There are many angles in describing what is a breakwater. Among others are, a structure constructed on coasts as part of coastal defense against both wind generated waves and longshore drift, as an offshore barrier to break the force of waves and as an enclosed structure to protect and provide calm waters inside the anchorage or basin area by reflecting and dissipating wave energy. But mostly, especially in nearshore and inshore areas, the breakwater is constructed to protect shoreline from erosion due to wave action. The breakwaters can be a permeable or solid type, either stationed below (a submerged breakwater) or above (emerged, at all time) the water surface depends on its’ intended applications. A permeable submerged breakwater, also referred to as artificial ‘reefs’ is more environmentally friendly and is becoming more preferable as a protection structures [1,2]. expressed the potential of dome-shaped artificial reefs as an environmental enhancer as well as a wave attenuator. The first installation of the submerged reef was in southern Caribbean shore of the Dominican Republic. The reef survived the Hurricane George and Hurricane Mitch (Category 5) shortly after installation and has been effectively stabilizing the beach [3].

Currently, more and more breakwaters in various type of materials have been used as a defense mechanism, either a soft or hard structures, i.e. rocks, geotube, concrete blocks and even in some cases, piles [4] gives an extensive reviews of breakwater in both submerged and emerged conditions, rigid and flexible geometry, in various types of materials, as in conventional rubble mound, and even a pipelines. Mostly, the alternative types are opted to cater for a short supply of rocks especially the boulders.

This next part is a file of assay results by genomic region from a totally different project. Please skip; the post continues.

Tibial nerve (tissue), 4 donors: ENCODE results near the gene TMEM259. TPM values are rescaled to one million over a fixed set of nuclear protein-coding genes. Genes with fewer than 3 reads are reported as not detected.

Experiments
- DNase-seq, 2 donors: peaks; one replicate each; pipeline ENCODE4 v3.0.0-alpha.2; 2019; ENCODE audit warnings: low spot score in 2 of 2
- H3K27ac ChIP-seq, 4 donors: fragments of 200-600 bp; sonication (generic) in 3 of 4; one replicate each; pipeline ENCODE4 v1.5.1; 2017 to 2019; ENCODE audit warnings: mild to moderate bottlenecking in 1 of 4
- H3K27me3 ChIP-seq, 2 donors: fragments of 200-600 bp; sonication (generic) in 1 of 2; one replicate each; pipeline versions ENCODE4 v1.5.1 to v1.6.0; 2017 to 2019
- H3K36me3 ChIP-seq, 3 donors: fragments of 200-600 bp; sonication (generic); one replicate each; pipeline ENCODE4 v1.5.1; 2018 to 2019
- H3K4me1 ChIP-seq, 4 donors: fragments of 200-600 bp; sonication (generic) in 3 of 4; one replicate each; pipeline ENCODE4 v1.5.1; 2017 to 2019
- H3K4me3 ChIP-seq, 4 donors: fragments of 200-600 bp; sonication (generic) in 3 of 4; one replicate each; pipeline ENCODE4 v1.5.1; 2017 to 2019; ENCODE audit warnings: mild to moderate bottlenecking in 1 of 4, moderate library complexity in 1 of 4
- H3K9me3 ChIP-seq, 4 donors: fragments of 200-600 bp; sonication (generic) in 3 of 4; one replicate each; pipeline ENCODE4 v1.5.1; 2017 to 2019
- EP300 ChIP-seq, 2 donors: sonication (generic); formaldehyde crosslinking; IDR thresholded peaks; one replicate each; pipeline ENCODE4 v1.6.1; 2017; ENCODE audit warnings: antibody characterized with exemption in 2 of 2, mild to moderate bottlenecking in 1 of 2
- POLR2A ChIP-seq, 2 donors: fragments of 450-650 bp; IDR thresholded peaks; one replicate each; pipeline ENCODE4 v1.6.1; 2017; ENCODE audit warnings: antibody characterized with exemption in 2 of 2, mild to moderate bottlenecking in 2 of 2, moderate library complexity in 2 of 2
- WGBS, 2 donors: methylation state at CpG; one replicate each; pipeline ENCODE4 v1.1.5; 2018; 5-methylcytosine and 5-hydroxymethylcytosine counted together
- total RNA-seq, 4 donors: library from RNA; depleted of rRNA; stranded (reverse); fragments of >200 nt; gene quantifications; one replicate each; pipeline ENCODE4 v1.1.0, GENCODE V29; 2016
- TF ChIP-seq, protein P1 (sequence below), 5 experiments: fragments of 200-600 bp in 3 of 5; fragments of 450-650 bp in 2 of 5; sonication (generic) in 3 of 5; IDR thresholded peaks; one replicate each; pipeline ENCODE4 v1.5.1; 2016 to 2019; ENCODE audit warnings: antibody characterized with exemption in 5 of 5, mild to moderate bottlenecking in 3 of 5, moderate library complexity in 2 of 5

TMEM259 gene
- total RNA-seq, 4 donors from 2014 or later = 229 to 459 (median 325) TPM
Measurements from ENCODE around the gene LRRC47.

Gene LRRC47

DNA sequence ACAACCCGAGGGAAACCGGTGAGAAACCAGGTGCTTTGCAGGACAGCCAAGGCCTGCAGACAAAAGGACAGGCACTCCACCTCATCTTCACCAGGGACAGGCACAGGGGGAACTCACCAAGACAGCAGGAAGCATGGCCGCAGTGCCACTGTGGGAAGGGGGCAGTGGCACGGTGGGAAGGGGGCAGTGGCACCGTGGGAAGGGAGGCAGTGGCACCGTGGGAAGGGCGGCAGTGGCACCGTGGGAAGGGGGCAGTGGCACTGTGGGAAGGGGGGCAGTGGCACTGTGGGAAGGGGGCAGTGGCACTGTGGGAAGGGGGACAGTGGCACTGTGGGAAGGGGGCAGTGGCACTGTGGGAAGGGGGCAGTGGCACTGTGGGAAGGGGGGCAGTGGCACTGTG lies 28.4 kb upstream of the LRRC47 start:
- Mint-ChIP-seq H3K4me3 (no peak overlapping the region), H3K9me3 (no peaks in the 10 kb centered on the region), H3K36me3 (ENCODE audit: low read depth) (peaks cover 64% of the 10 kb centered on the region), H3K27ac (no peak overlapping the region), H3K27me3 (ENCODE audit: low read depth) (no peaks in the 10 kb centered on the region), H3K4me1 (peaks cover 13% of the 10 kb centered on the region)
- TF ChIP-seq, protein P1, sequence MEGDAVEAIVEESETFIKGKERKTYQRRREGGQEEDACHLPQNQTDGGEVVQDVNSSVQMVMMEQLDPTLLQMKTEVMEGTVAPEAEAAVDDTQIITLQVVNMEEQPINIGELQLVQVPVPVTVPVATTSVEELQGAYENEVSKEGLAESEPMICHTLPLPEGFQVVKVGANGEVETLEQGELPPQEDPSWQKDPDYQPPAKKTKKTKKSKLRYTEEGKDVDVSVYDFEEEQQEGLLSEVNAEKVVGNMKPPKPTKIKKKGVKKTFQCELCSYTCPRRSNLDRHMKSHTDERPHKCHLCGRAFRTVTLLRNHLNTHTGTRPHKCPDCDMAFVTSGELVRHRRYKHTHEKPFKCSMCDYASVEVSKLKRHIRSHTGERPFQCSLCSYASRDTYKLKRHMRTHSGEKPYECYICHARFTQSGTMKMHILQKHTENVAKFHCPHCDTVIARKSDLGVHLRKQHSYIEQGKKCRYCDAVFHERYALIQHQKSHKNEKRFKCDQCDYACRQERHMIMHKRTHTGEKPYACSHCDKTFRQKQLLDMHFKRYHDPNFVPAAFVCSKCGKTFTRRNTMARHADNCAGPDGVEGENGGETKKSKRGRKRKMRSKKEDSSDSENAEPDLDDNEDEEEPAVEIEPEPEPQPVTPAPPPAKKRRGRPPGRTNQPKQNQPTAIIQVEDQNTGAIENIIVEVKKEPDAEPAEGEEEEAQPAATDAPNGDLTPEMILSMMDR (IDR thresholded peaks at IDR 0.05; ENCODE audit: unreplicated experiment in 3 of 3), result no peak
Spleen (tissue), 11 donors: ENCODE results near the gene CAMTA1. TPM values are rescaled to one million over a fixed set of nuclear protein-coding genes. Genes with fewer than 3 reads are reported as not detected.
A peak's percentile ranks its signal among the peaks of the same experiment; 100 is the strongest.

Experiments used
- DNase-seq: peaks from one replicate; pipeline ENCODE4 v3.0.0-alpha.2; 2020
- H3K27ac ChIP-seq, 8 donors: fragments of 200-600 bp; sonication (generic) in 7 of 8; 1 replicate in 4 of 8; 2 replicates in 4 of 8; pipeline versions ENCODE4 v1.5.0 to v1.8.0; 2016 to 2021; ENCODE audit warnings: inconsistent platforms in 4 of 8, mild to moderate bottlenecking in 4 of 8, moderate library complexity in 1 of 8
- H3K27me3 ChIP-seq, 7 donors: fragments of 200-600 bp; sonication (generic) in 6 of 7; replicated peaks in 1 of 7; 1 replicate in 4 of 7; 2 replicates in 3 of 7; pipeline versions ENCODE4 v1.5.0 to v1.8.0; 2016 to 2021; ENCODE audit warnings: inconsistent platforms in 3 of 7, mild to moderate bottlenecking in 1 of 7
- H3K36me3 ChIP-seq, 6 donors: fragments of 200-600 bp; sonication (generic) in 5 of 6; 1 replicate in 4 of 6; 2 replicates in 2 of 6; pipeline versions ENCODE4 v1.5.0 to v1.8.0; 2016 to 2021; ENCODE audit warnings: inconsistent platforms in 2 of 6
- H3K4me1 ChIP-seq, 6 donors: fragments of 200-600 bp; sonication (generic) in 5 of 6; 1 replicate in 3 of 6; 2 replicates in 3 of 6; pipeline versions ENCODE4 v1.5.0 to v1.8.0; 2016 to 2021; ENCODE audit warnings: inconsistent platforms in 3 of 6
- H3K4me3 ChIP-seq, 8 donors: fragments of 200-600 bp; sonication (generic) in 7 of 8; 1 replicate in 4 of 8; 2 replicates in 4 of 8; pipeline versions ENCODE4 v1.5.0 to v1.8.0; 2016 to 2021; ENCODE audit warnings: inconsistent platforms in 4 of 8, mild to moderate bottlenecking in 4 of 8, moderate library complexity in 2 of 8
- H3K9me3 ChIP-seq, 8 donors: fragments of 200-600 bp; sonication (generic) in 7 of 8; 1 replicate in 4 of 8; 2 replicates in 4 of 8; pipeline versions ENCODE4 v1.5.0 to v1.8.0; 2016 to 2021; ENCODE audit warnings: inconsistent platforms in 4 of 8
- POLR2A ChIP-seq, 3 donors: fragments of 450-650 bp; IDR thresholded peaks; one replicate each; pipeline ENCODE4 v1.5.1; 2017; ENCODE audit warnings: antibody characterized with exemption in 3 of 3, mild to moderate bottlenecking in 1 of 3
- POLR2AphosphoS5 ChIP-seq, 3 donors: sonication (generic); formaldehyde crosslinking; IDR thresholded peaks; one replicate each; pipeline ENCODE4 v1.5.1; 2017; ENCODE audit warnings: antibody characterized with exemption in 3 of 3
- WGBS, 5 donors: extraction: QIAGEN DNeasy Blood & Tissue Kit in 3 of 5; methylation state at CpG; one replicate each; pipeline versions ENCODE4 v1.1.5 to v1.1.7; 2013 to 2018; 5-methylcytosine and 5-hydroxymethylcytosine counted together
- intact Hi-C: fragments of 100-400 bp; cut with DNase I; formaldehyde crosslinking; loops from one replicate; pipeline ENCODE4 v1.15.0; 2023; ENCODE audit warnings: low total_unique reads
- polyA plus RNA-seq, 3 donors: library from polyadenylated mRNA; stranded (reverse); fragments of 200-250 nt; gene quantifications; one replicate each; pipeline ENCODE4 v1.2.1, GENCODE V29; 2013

Needless to say, an extensive experimental and numerical investigations have been conducted to examine the performance of various submerged or semi-immersed structures in dispersing or dissipating waves. Most semi- or submerged structure are porous or permeable to better depress reflections, transmission waves and reducing wave energy. However, substantial findings on the performance of non-porous piles in transmitting waves could be found as early as in 1950’s [5] and further researched in later years [6-11]. The performance results from their laboratory experiments are shown in Table 1. A study between non-porous and porous pile range between 0 to 0.222 percent porosity is also thoroughly investigated by [6-11]. Their investigations found that a porous medium could introduced better water circulation in confined water body such that in marina. [12,13] completed an investigation on one-row and two-row porous cylinder under semi-emerged and submerged conditions. In their study, they found that less porous cylinder dissipates lesser wave energy as submergence depth increased. The percentage of wave energy loss increased as the number of row increased, but the reflection effects from the increased row escalated as wave frequency risen, which would likely raise an environmental issue if need to adhered to a specified water quality standard requirement.